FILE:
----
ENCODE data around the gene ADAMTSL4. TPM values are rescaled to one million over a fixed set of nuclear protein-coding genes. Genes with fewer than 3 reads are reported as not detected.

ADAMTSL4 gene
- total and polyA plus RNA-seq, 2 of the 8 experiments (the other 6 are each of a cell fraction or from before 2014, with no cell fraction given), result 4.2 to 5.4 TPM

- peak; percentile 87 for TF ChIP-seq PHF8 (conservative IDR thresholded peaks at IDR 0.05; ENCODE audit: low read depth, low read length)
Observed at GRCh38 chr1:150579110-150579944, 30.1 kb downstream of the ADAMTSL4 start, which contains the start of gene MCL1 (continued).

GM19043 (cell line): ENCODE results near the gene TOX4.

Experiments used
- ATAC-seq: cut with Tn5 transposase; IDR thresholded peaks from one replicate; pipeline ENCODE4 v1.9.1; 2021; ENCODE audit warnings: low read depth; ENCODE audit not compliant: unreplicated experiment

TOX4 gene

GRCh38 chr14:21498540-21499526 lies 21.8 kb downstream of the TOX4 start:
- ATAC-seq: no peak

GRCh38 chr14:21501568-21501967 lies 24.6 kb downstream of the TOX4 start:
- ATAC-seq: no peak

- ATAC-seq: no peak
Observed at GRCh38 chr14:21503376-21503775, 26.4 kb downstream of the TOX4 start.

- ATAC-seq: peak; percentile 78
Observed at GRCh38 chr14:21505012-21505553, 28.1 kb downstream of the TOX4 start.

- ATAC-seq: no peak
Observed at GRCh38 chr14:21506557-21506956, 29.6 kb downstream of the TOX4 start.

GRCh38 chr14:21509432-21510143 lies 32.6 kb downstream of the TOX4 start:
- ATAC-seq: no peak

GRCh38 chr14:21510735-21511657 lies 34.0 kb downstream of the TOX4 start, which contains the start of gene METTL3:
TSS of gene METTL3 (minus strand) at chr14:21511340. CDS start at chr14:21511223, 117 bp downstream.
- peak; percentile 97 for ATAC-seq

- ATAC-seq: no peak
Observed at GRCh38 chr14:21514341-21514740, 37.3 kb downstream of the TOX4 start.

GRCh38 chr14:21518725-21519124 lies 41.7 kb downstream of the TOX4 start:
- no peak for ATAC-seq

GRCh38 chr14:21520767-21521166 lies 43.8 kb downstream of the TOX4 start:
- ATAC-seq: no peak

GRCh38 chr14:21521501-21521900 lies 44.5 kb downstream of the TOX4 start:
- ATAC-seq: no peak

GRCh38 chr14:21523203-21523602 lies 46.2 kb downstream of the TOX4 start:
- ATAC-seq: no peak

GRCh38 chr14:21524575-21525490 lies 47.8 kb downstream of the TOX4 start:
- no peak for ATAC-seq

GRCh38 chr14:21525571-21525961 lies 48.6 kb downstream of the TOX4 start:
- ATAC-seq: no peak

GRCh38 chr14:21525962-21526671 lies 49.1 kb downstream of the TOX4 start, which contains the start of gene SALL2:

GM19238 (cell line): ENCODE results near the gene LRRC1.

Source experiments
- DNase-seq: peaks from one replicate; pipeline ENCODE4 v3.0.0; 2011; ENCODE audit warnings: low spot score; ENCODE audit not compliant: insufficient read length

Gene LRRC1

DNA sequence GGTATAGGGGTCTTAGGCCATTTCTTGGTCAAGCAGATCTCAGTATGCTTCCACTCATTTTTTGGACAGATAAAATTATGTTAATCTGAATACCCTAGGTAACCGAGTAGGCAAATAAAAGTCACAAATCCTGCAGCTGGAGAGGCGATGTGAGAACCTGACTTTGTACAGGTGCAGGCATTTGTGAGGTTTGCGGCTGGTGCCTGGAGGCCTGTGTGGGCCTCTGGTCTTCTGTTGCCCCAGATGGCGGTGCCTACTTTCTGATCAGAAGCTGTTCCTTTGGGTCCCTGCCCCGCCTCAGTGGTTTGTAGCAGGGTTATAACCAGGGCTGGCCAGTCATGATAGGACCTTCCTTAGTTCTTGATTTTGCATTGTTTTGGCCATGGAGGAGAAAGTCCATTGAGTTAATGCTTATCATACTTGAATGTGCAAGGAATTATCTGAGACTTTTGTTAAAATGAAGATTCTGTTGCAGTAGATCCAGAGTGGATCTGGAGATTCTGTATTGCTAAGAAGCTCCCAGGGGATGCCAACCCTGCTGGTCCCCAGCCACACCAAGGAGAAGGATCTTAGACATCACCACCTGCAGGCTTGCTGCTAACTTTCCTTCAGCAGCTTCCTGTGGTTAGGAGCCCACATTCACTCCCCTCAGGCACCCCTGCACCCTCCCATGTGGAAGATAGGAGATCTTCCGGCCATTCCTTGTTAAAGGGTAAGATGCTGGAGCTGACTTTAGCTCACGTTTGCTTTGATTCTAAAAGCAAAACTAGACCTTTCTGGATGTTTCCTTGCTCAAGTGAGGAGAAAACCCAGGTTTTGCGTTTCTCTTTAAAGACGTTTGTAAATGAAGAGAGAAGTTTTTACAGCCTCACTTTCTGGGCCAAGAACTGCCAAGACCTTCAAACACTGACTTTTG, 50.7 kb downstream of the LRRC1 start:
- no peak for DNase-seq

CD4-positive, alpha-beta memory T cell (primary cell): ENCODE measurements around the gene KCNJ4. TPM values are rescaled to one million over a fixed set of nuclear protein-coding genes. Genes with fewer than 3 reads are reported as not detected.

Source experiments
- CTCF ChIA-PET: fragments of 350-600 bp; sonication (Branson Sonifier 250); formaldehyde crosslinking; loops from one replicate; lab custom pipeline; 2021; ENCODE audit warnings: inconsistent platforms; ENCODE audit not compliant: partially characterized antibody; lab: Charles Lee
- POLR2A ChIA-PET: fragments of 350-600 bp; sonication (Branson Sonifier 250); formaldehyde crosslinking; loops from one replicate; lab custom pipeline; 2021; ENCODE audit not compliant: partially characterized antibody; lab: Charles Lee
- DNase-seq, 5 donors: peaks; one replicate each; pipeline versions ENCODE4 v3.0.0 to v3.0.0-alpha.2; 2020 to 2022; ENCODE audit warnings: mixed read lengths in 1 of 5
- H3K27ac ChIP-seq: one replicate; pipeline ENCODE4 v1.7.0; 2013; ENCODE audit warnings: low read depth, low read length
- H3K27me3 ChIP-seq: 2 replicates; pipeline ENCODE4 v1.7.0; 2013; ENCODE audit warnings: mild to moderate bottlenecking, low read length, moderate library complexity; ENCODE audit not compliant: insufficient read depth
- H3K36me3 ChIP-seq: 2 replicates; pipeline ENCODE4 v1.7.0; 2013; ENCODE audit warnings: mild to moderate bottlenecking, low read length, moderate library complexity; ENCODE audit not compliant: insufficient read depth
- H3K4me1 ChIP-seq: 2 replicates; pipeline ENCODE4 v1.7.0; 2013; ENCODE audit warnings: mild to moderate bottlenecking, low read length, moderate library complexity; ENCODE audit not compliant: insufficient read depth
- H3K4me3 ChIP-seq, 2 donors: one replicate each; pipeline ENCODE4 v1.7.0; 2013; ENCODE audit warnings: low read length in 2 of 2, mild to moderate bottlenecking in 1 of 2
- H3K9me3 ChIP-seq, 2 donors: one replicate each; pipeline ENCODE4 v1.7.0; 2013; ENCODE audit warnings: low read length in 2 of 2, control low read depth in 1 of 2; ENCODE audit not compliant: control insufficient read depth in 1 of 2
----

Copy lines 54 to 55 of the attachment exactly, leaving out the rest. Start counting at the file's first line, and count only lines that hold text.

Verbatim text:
- H3K4me1 ChIP-seq: 2 replicates; pipeline ENCODE4 v1.7.0; 2013; ENCODE audit warnings: mild to moderate bottlenecking, low read length, moderate library complexity; ENCODE audit not compliant: insufficient read depth
- H3K4me3 ChIP-seq, 2 donors: one replicate each; pipeline ENCODE4 v1.7.0; 2013; ENCODE audit warnings: low read length in 2 of 2, mild to moderate bottlenecking in 1 of 2